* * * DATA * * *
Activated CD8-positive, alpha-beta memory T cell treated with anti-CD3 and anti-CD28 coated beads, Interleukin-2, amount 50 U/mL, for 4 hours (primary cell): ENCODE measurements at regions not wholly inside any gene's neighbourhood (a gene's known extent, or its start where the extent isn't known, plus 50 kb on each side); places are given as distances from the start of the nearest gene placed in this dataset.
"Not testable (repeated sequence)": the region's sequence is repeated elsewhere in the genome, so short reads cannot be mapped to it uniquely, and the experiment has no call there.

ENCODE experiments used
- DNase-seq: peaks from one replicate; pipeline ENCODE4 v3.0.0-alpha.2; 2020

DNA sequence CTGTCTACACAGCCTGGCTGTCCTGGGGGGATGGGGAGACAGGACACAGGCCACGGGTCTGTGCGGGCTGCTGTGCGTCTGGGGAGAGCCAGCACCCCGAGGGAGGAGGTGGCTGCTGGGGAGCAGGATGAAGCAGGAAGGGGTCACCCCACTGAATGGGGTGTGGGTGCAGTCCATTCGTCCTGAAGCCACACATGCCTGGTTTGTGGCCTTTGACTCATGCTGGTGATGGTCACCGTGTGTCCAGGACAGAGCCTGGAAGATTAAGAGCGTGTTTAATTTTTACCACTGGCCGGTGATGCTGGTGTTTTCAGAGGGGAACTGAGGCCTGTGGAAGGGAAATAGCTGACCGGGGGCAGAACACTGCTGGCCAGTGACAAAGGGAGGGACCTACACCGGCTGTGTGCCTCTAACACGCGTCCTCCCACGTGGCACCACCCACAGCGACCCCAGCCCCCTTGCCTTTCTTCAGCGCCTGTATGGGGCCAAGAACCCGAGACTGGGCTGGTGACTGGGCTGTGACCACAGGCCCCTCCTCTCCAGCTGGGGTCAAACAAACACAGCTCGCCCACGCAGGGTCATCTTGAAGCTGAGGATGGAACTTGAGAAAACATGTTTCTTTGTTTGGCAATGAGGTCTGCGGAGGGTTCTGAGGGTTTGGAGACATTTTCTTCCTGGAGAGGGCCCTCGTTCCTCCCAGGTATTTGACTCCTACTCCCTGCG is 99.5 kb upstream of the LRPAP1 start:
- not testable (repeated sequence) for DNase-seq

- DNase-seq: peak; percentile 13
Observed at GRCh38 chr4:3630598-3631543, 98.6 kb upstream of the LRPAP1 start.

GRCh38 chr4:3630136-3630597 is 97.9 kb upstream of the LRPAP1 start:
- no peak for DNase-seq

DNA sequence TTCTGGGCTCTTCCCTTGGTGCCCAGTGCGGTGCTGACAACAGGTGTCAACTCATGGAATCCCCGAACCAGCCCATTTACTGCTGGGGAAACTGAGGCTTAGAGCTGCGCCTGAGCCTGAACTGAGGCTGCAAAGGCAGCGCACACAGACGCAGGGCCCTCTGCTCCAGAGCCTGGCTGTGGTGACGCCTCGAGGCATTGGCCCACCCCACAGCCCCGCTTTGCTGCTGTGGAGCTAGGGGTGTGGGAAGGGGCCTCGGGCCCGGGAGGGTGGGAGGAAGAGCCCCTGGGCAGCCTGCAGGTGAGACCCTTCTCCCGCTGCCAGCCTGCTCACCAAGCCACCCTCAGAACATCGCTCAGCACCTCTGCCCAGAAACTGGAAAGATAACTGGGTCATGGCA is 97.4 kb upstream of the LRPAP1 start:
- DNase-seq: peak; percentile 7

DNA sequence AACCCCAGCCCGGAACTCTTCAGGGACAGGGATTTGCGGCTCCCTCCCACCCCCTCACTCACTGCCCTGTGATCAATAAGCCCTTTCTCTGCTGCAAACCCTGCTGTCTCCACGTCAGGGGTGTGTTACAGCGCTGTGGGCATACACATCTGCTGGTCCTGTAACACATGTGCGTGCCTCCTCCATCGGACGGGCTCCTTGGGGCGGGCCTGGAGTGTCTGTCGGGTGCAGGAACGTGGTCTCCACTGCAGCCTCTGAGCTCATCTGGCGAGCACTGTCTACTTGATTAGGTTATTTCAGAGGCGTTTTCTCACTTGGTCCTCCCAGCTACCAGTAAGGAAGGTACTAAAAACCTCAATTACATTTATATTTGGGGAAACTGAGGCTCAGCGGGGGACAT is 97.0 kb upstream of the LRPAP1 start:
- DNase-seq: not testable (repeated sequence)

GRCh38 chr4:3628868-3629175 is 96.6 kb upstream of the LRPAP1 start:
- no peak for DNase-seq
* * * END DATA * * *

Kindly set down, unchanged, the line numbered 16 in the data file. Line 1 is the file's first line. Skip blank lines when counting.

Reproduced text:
- no peak for DNase-seq